P801 Maintenance phase effectiveness and persistence after two years in biologic-naïve ulcerative colitis patients treated with vedolizumab or anti-TNF (VEDO-IBD-study)
Plachta-Danielzik, S.(1);Bokemeyer, B.(1,2,3)*;Efken, P.(4);Mohl, W.(5);Krause, T.(6);Hoffstadt, M.(7);Ehehalt, R.(8);Trentmann, L.(9);Schweitzer, A.(10);Jessen, P.(11);Franzenburg, S.(1);Hartmann, P.(4);di Giuseppe, R.(1);Schreiber, S.(1,3);
(1)Competence network IBD, Study department, Kiel, Germany;(2)Interdisciplinary Crohn Colitis Centre Minden, Crohn Colitis Centre, Minden, Germany;(3)University Hospital Schleswig-Holstein- Campus Kiel, Clinic of General Internal Medicine I, Kiel, Germany;(4)Gastroenterology Practice Minden, Practice, Minden, Germany;(5)Center for Gastroenterology Saar MVZ, Practice, Saarbruecken, Germany;(6)Gastroenterology Practice Kassel, Practice, Kassel, Germany;(7)Gastroenterology Practice Iserlohn, Practice, Iserlohn, Germany;(8)Gastroenterology Practice Heidelberg, Practice, Heidelberg, Germany;(9)Gastroenterology Practice Bremen, Practice, Bremen, Germany;(10)Gastroenterology Practice Muenster, Practice, Muenster, Germany;(11)Gastroenterology Practice Altenholz, Practice, Altenholz, Germany;
In this two-arm prospective real-world-evidence (RWE) study with propensity score adjustment, we aimed to analyse the persistence of biologic therapy in biologic-naïve ulcerative colitis (UC) patients and to compare the 2-year effectiveness of vedolizumab (VEDO) and anti-TNF.
Between 2017 and 2020, 1200 consecutively enrolled biologic-naïve and biologic-experienced patients with UC and CD (Crohn’s disease) were prospectively included in the VEDOIBD study from 45 IBD-experienced centres across Germany. After the exclusion of biologic-experienced patients, CD, and missing outcomes, the final sample consisted of 314 biologic-naïve UC patients with 2-year follow-up data. In this mITT analysis switching was considered as outcome failure, and clinical remission and (steroid-free) remission rates (pMayo ≤1 plus a bleeding subscore=0 - and no systemic use of steroids or oral budesonide at two years) at two years were predefined as outcomes. To reduce the effect of confounders, propensity score (PS) adjustment with inverse probability of treatment weighting (IPTW) was implemented. A weighted logistic regression was used, and the results were reported as odds ratio (OR) and 95% confidence interval (CI).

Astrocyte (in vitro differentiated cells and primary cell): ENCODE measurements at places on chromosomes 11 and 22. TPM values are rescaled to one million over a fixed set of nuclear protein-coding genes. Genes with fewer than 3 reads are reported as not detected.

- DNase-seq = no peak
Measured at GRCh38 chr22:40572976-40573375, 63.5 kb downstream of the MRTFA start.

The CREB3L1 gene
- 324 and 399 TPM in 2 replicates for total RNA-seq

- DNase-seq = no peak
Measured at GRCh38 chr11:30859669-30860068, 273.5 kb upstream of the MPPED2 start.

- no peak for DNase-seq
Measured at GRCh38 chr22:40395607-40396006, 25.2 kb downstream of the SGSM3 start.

The two-year maintenance phase effectiveness of 182 VEDO and 132 anti-TNF (ADA: 25.8%; IFX: 58.3%; GOL 15.9%) biologic-naïve UC patients were analysed in this prospective RWE-comparison of VEDO vs anti-TNF. Significantly more patients switched to another biologic in the anti-TNF group when compared to the VEDO group up to 2 years (54% vs 29%; p<0.0001) (Fig. 1). In the mITT analysis after 2 years a statistically significant higher clinical remission rate of 43.2% was found for VEDO vs 25.8% for anti-TNF (OR 95% 2.18 (1.19-3.99), p=0.011) (Fig. 2). Considering the two-year effectiveness of ADA and IFX the response rates of VEDO were numerically higher than those of ADA (45.2% vs 37.9%) but not statistically significant. In contrast, for VEDO versus IFX, there was a clear difference in favour of VEDO that resulted in a clinical remission rate of 43.1% versus 16.5% for IFX (p=0.0003).
As shown previously, in the induction phase, there is comparable effectiveness for VEDO and anti-TNF, although the remission rates are relatively low and similar to the range reported in RCTs. Over one year, the effectiveness tends to improve in favour of VEDO, potentially due to better treatment persistence. After two years, the clinical remission rate in the VEDO group is statistically significantly higher than in the anti-TNF group. The higher treatment persistence of VEDO vs anti-TNF and the higher effectiveness may suggest VEDO as a first-line biologics therapy option in UC patients.